Introduction: Dizziness and vertigo are symptoms of various psychiatric conditions like major depression, somatoform disorder, anxiety disorders, and so on. Phobic postural vertigo (PPV) was first reported by Brandt T et al. in 1994. PPV occurs chiefly in patients with an obsessive-compulsive or narcissistic personality. The diagnosis is based on six characteristics proposed by Brandt et al. The key for a correct diagnosis is spontaneous (sometimes stimulus-induced) postural vertigo and unsteadiness in maintaining an upright position and walking. Methods: The characteristics of patients with PPV were reviewed in 16 patients from June 2002 to November 2006 in our hospital. Some psychological evaluations were preformed by a self-rating questionnaire. MAS (Manifest Anxiety Scale) was used to evaluate the level of anxiety, and the Japanese version of MOCI (Maudsley's Obsessional Compulsive Inventory) was employed to evaluate the obsessive-compulsive personality. Results: We encountered 16 PPV patients. Fourteen were female and 2 were male. The average age was 55±15.5 years old. Many of the patients showed depression and a high level of anxiety. The average MOCI score was 10.8, and this indicated an obsessive-compulsive or narcissistic personality. Treatment involved drug therapy with SSRI (Selective serotonin reuptake inhibitors), antidepressants, anxiolytics like benzodiazepine (BZD), and psychotherapy including cognitive behavior therapy and autogenic training. Conclusion: The diagnosis of PPV was important to improve the prognosis. The key for a correct diagnosis is not anxiety but the subjective dizziness itself. An obsessional personality is often observed.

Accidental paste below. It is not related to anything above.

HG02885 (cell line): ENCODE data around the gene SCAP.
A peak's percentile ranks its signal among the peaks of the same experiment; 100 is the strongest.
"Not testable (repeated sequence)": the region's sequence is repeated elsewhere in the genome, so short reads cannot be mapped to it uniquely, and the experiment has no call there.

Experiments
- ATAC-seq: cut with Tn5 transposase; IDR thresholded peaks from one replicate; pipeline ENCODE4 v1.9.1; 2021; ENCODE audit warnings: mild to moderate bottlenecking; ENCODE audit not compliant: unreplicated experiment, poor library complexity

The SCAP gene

- Cognitive behavior therapy
- Maudsley obsessional compulsive inventory
- Phobic postural vertigo
ASJC Scopus subject areas
- Clinical Neurology